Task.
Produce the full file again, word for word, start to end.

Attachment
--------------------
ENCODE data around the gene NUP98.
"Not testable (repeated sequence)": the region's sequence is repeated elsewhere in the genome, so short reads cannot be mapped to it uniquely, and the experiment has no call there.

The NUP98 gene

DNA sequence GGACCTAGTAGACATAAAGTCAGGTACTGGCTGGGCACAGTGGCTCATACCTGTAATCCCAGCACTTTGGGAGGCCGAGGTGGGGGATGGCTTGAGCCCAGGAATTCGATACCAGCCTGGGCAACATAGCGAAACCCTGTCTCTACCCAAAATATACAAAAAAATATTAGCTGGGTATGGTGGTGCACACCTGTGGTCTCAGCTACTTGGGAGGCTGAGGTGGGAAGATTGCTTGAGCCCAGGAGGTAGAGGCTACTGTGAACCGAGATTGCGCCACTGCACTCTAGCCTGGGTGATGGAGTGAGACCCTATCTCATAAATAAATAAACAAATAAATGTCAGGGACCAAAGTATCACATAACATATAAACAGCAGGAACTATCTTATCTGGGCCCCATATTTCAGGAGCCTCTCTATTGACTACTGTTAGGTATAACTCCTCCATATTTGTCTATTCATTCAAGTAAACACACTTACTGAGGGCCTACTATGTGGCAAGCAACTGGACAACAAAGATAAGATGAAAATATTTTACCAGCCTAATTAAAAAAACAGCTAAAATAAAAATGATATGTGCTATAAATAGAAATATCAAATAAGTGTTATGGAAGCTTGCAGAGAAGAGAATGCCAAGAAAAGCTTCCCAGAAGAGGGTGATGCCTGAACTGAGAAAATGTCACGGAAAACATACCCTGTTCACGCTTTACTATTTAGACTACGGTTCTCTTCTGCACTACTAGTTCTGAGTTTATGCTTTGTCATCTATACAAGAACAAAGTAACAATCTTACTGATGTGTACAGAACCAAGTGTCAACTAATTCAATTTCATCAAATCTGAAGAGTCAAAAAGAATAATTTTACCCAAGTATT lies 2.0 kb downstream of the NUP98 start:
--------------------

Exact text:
ENCODE data around the gene NUP98.
"Not testable (repeated sequence)": the region's sequence is repeated elsewhere in the genome, so short reads cannot be mapped to it uniquely, and the experiment has no call there.

The NUP98 gene

DNA sequence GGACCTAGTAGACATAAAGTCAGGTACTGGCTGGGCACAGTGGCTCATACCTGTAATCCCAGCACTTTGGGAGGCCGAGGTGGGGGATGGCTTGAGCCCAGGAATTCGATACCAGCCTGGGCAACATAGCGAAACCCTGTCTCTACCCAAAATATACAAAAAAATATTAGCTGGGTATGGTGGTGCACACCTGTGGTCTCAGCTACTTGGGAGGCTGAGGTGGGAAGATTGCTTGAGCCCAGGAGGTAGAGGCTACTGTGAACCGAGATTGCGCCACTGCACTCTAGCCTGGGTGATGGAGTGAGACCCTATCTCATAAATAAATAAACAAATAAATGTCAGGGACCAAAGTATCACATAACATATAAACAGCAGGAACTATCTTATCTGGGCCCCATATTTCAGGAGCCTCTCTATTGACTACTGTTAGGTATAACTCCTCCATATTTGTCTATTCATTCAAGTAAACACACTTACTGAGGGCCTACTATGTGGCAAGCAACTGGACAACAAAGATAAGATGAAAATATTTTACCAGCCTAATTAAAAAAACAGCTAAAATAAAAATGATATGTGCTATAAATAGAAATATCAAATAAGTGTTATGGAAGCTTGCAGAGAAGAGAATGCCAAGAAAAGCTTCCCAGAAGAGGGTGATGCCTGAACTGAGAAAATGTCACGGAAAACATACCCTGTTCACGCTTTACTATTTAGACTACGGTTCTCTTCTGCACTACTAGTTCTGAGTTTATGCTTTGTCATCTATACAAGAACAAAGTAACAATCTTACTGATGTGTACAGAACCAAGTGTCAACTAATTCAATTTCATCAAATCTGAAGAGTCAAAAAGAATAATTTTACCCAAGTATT lies 2.0 kb downstream of the NUP98 start: